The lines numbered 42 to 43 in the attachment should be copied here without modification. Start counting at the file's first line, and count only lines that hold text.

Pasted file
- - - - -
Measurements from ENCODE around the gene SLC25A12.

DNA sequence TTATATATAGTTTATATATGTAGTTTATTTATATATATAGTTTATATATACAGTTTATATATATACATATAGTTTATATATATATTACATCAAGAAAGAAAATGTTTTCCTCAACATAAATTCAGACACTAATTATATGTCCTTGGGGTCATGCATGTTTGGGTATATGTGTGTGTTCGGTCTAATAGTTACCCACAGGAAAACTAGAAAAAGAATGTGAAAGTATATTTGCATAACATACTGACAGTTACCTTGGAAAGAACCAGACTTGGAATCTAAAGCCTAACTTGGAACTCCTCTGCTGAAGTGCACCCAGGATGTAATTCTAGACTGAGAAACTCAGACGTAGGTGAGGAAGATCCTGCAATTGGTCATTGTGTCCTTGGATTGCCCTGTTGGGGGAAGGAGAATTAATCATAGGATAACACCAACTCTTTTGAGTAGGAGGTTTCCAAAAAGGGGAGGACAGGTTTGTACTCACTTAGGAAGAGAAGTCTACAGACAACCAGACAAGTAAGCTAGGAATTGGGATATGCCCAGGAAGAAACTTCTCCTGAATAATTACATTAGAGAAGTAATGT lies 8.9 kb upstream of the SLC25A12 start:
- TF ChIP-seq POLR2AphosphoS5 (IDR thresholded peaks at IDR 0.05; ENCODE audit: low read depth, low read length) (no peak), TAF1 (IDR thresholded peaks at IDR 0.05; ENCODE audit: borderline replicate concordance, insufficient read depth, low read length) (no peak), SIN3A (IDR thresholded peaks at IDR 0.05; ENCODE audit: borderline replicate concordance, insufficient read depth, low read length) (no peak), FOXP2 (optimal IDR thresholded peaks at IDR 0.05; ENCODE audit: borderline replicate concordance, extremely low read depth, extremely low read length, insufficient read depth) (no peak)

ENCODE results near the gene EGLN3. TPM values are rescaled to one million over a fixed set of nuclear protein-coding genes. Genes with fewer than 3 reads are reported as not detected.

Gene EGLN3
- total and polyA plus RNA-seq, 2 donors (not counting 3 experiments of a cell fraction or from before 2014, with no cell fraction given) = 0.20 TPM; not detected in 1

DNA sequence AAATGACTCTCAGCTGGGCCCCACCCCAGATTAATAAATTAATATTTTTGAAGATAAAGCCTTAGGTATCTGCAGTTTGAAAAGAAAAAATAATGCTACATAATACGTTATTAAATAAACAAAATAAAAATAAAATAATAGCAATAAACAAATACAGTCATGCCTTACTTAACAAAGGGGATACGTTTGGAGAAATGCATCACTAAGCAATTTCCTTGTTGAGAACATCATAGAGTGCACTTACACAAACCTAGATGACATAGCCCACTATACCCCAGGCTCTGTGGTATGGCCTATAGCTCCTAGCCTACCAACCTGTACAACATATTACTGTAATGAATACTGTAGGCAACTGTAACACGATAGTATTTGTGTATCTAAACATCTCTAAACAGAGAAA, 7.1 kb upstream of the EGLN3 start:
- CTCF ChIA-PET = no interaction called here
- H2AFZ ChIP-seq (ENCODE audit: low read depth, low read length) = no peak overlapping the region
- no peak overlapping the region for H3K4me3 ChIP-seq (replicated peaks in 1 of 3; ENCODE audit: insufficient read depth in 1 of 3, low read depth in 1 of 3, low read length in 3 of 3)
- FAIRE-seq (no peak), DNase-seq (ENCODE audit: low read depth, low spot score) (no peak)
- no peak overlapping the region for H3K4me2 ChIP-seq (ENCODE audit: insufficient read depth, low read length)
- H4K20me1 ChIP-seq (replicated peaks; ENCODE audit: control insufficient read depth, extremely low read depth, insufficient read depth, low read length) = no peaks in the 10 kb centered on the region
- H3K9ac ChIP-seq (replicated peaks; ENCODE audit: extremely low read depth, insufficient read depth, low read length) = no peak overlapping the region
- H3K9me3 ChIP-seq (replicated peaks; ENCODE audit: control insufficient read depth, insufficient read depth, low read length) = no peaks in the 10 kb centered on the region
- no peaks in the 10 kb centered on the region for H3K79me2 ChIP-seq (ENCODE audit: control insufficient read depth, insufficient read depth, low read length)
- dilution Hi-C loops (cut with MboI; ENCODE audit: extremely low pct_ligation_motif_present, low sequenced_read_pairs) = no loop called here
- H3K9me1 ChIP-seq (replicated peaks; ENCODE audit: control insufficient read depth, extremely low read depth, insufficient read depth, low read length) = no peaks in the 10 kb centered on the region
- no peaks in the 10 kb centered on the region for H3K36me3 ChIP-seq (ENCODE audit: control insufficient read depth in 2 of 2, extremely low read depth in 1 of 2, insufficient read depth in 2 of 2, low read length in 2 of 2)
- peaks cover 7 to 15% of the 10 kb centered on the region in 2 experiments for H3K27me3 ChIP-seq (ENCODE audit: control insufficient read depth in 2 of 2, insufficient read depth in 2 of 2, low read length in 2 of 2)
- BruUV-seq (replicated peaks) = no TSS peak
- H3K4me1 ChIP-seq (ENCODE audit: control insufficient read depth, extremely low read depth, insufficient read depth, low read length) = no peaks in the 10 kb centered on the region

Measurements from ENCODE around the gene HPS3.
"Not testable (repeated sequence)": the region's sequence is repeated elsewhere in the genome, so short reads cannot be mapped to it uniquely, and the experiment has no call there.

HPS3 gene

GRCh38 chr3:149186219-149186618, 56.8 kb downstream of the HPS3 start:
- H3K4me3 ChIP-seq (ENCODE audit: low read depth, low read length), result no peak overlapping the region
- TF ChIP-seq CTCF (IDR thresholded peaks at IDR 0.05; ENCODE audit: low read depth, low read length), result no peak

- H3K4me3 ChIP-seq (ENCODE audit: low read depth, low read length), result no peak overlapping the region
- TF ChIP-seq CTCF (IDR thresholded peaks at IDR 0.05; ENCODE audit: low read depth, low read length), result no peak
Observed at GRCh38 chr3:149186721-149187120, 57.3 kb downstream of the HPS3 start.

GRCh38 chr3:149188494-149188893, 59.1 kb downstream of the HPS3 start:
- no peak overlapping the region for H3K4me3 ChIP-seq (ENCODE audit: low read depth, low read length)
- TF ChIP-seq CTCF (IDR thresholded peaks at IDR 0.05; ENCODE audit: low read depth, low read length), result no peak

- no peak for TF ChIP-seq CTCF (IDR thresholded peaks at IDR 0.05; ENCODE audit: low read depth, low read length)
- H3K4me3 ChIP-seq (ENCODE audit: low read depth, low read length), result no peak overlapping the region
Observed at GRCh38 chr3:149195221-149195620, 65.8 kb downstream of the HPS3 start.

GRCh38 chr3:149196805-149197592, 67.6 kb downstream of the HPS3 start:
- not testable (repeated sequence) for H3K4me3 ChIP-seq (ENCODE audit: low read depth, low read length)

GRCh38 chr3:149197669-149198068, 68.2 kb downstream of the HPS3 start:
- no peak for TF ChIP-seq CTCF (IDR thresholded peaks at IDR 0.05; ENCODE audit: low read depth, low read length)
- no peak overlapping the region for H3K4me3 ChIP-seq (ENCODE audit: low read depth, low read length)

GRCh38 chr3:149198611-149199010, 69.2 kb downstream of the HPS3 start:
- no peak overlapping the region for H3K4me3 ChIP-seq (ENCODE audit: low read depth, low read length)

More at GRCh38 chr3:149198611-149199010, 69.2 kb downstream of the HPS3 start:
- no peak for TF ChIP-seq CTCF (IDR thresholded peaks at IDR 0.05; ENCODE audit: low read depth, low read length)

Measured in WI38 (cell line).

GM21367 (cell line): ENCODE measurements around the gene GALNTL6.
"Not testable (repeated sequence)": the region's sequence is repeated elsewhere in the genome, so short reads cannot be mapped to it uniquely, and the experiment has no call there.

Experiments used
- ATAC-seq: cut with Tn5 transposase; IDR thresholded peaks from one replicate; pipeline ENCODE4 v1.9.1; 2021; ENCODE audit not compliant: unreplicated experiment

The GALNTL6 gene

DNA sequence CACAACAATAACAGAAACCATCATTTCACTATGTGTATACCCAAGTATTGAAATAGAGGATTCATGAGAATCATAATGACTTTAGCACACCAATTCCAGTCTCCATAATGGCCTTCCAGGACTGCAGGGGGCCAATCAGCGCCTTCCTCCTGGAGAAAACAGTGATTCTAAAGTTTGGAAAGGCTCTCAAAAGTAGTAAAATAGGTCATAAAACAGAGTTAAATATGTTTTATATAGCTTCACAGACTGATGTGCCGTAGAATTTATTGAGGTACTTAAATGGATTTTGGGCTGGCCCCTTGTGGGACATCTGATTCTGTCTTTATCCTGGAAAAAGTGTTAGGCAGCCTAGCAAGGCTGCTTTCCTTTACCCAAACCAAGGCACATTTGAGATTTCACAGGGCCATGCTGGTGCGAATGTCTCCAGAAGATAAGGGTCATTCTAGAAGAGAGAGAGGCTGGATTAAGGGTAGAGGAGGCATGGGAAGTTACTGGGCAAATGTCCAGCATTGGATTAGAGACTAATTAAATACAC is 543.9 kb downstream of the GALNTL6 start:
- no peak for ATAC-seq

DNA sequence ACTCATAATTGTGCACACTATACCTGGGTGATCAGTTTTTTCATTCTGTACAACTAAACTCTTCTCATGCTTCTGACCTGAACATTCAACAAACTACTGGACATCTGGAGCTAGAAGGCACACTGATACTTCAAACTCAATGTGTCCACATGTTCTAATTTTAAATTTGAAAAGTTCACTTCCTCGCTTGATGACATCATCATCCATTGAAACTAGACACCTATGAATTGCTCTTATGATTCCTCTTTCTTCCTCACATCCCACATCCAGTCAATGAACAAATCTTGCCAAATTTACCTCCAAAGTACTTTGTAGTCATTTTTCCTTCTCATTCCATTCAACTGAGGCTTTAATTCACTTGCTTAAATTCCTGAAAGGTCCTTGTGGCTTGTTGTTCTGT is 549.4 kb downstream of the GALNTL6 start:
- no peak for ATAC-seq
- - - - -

- no peak overlapping the region for H3K4me3 ChIP-seq (ENCODE audit: low read depth, low read length)

GRCh38 chr3:149198611-149199010, 69.2 kb downstream of the HPS3 start: